||This article includes a list of references, related reading or external links, but its sources remain unclear because it lacks inline citations. (March 2013)|
|Country of origin||Sweden|
|Source of milk||Cows|
|Aging time||One year or more|
|Related media on Wikimedia Commons|
Västerbotten cheese (Västerbottensost) is a cheese from the Västerbotten region of Sweden. It is a hard cow's milk cheese with tiny eyes or holes and a firm and granular texture. As in Cheddar cheese, the curd is heated, cut, and stirred before the cheese is moulded and aged. Strong in flavour, its taste is described as somewhat like Parmesan cheese, salty, but with more bitter notes. It is light yellow in colour and has a fat content of 31%. Many Swedish people consider it the king of cheese and demand for it has often outstripped the limited supply. For this reason, it is roughly twice as expensive as other types of aged cheese. Västerbotten cheese must be aged for at least 12 months, but 14 months is more common.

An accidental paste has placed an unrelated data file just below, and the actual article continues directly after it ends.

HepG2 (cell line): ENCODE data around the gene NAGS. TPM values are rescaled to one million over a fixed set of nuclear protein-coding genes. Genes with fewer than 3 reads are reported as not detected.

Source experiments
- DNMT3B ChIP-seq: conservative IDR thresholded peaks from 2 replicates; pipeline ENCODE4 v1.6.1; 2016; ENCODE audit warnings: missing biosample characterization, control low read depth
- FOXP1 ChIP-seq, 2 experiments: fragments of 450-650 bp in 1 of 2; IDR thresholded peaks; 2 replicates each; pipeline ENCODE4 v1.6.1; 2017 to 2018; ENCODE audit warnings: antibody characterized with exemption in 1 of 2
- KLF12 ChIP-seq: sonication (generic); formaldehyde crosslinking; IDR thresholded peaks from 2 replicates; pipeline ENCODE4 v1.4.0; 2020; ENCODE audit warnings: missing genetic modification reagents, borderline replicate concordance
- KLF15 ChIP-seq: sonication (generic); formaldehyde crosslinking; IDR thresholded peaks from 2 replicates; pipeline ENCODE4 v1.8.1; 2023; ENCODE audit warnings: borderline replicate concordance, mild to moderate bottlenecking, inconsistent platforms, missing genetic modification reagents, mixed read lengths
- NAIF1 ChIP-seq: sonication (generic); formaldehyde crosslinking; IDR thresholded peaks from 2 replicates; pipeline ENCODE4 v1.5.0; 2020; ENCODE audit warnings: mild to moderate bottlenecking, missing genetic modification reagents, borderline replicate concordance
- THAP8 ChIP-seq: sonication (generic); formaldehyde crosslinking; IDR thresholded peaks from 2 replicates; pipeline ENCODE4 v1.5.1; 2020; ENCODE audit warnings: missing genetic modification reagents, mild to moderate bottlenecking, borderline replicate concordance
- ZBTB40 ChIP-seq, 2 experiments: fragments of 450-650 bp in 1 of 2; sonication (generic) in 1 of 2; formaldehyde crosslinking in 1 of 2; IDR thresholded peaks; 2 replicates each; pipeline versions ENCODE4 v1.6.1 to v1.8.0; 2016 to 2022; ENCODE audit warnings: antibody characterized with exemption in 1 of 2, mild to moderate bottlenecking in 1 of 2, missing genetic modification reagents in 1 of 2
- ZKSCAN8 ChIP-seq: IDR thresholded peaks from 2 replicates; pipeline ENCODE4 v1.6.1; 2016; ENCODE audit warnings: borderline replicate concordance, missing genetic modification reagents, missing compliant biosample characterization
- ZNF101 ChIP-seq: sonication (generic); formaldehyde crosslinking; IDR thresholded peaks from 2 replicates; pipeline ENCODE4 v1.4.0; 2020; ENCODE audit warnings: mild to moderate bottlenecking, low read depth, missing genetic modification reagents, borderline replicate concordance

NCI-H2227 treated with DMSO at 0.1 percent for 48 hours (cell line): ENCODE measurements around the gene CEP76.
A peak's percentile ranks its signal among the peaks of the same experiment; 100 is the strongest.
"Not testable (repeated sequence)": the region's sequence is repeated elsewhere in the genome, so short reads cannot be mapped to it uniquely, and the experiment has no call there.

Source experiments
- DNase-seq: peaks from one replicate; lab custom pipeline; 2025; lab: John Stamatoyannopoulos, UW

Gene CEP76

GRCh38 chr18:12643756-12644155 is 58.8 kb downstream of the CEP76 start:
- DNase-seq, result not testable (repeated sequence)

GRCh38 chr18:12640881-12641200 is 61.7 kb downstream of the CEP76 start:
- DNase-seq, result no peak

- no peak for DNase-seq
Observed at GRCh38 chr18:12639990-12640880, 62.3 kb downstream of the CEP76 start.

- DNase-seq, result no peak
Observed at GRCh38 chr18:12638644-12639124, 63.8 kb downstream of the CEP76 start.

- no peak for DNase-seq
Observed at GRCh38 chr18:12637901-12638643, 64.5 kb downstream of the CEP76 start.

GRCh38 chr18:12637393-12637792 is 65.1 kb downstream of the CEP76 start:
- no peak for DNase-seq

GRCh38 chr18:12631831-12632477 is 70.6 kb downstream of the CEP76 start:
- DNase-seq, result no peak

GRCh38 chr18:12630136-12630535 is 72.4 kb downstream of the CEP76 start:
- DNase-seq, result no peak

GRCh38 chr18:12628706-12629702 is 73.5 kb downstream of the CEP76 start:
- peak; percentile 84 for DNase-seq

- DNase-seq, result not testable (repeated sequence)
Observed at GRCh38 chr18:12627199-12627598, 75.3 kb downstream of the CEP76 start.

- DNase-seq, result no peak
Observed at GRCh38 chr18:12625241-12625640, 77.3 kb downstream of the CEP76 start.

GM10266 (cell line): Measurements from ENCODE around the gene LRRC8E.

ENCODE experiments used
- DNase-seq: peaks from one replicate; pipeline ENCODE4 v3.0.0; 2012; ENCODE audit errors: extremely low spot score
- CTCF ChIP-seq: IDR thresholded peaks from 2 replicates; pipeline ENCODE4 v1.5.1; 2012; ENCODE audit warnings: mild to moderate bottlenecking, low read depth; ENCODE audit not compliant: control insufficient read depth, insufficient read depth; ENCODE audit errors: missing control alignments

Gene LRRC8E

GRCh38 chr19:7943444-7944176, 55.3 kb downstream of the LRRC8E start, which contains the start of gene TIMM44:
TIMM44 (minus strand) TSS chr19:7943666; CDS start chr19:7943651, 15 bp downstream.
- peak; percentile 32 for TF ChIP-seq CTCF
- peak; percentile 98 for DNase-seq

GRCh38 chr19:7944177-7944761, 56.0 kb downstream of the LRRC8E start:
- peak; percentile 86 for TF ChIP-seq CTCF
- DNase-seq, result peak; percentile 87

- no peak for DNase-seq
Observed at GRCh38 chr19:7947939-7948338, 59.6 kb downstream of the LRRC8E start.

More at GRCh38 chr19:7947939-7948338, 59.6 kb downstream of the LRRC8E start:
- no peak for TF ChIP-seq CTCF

The village of Burträsk (now part of the Skellefteå municipality) claims Västerbotten cheese was invented there in the 1870s, supposedly by a dairy maid, Eleonora Lindström. According to legend, she was left alone to stir the curd of a traditional cheese but was interrupted, either by other chores or an assignation with her lover. This resulted in alternating periods of heating and stirring of the curdling milk.
Västerbotten cheese is produced only by Norrmejerier, at the dairy in Burträsk.
In Sweden, Västerbotten cheese is considered a must-have for the late summer Crayfish party, and is also eaten together with the traditional dish of pickled herring, all the year round. It adds distinctive flavor to the highly popular Västerbotten cheese pie.
- Fox, Patrick (1999). Cheese: Chemistry, Physics, and Microbiology. Volume 2: Major Cheese Groups. Springer. ISBN 0-8342-1339-7. Royal inauguration of the Cheese House in Burträsk. Retrieved 31 January 2006.
- Vaaterbottensost at Swedishfood.com
- The Swedish Cheese That Can't Be Moved (BBC News) accessed 1 Aug 2015